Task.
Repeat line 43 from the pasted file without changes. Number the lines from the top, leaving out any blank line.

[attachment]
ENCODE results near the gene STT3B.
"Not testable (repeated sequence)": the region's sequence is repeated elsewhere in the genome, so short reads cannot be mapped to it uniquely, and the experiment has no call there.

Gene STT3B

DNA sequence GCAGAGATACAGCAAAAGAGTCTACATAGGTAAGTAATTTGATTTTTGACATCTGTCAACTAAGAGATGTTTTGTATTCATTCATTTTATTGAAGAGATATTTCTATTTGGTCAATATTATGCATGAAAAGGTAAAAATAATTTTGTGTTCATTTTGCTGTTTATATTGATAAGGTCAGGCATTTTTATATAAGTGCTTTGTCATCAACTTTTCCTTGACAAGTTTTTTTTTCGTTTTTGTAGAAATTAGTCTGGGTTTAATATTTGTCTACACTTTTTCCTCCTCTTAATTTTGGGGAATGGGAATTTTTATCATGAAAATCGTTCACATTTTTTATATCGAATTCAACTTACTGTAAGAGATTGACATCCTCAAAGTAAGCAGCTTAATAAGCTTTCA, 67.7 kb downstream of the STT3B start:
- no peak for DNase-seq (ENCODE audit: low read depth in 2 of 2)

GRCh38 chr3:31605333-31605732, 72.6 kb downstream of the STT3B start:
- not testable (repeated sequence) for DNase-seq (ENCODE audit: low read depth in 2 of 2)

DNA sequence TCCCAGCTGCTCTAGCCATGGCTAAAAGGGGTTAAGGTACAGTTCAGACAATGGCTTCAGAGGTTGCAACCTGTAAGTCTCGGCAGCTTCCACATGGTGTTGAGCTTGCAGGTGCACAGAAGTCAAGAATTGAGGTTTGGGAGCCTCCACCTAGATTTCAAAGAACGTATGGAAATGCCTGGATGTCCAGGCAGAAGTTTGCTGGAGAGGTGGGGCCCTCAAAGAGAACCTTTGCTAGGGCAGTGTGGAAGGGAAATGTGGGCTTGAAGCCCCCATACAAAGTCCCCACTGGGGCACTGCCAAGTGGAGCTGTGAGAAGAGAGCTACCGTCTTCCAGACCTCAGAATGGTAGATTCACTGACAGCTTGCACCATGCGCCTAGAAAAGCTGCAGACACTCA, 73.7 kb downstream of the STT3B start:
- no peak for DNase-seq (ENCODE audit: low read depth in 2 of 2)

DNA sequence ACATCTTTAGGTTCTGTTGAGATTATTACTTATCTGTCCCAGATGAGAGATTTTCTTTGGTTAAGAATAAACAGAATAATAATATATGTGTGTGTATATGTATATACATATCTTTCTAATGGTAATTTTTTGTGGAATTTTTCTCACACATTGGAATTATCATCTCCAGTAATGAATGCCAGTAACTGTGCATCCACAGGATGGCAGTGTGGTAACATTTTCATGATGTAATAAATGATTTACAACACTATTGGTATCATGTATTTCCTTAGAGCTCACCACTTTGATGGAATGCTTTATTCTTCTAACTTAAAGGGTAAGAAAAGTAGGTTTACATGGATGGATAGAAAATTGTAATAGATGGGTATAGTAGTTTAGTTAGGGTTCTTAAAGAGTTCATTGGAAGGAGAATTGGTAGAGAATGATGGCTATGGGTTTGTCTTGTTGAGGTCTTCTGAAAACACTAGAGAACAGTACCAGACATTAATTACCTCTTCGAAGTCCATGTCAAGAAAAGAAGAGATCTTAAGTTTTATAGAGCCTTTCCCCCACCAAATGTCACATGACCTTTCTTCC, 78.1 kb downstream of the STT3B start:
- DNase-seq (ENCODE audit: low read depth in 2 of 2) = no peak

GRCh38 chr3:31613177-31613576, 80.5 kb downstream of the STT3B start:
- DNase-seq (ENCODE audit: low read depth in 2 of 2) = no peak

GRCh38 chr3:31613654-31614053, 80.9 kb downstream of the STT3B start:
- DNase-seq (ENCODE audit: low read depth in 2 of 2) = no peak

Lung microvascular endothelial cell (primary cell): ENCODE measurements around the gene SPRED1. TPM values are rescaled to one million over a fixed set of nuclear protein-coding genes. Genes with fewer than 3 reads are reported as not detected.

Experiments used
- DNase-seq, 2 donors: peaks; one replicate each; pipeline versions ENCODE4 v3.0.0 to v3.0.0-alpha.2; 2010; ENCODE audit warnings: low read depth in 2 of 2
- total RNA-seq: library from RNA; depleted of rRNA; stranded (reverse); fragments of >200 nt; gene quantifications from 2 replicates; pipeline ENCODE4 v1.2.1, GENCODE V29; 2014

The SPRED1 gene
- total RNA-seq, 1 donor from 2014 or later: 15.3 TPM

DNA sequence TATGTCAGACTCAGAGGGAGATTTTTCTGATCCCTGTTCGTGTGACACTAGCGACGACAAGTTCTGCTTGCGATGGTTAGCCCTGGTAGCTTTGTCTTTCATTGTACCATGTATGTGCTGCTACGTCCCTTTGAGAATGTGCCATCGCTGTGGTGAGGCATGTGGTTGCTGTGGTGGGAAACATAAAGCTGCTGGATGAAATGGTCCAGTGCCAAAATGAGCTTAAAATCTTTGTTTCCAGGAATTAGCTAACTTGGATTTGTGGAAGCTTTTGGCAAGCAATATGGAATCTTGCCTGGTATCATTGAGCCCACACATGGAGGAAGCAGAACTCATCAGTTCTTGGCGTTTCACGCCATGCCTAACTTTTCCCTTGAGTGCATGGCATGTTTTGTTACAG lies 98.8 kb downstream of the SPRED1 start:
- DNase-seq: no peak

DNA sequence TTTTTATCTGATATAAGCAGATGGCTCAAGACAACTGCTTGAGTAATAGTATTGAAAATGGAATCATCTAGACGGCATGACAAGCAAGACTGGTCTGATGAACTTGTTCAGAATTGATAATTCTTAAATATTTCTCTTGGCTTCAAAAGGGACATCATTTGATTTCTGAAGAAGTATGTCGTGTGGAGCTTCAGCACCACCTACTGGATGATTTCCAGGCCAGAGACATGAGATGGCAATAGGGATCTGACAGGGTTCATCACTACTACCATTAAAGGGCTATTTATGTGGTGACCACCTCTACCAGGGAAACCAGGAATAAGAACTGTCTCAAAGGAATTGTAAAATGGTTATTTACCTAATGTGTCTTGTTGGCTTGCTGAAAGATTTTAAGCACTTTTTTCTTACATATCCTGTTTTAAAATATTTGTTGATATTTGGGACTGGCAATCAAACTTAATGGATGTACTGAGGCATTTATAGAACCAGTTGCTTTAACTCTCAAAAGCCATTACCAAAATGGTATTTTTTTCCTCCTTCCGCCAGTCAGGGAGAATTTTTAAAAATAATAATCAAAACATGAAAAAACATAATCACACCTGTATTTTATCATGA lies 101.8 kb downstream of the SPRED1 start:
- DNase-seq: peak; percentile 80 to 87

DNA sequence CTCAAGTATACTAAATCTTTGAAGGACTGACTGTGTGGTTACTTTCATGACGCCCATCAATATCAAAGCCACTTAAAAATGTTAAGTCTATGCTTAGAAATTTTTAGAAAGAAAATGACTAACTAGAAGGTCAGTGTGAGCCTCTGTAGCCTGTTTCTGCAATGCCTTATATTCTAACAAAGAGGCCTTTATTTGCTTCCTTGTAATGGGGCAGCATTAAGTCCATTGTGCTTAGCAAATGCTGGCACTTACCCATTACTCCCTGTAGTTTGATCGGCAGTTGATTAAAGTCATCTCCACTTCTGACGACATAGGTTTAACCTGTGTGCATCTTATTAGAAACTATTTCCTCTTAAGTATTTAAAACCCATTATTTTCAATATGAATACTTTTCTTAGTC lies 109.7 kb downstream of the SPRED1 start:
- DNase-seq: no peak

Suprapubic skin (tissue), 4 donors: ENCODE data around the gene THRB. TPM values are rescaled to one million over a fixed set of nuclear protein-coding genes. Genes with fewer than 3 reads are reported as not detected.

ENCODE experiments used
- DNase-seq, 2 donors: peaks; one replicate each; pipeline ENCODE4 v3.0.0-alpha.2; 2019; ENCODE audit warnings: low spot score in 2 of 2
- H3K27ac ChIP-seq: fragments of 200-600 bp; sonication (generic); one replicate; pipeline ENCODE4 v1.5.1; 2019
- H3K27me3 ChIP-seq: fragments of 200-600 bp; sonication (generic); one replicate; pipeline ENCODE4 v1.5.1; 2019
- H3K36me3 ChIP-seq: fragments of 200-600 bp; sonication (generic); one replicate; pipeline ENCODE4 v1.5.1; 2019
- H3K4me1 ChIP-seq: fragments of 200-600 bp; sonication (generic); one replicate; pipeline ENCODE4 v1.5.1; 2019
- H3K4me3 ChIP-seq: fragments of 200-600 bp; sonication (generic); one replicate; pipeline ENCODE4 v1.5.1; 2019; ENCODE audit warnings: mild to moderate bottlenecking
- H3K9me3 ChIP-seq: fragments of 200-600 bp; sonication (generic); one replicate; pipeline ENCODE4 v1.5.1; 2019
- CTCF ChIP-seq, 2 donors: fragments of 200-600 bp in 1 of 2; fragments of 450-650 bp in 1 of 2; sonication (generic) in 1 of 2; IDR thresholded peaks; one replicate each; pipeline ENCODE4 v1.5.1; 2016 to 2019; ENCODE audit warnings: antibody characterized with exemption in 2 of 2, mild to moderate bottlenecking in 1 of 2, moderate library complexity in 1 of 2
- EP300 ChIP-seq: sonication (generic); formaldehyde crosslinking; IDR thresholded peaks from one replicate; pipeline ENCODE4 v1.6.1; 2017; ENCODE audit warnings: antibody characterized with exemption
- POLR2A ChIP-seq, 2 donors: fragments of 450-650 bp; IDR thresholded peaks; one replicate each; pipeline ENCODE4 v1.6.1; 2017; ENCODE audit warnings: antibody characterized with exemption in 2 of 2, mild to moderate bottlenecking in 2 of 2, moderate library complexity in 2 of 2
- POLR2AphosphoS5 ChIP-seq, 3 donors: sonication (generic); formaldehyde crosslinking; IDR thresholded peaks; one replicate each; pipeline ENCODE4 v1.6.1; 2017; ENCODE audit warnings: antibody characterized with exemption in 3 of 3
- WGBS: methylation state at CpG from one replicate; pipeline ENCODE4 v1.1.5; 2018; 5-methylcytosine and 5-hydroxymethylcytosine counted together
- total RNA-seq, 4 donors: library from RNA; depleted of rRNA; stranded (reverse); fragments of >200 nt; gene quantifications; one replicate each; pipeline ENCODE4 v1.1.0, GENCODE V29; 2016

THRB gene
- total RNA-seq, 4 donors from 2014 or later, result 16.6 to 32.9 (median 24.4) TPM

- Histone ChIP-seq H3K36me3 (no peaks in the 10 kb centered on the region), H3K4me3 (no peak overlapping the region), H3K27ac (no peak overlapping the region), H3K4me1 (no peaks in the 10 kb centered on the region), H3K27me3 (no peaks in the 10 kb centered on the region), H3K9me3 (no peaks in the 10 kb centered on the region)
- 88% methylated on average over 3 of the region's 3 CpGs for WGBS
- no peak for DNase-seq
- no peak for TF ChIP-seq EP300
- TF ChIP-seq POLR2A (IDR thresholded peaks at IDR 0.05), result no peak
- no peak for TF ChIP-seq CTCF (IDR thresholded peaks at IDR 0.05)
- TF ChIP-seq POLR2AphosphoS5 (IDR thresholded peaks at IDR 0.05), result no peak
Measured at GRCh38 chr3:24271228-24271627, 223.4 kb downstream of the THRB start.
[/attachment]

THRB gene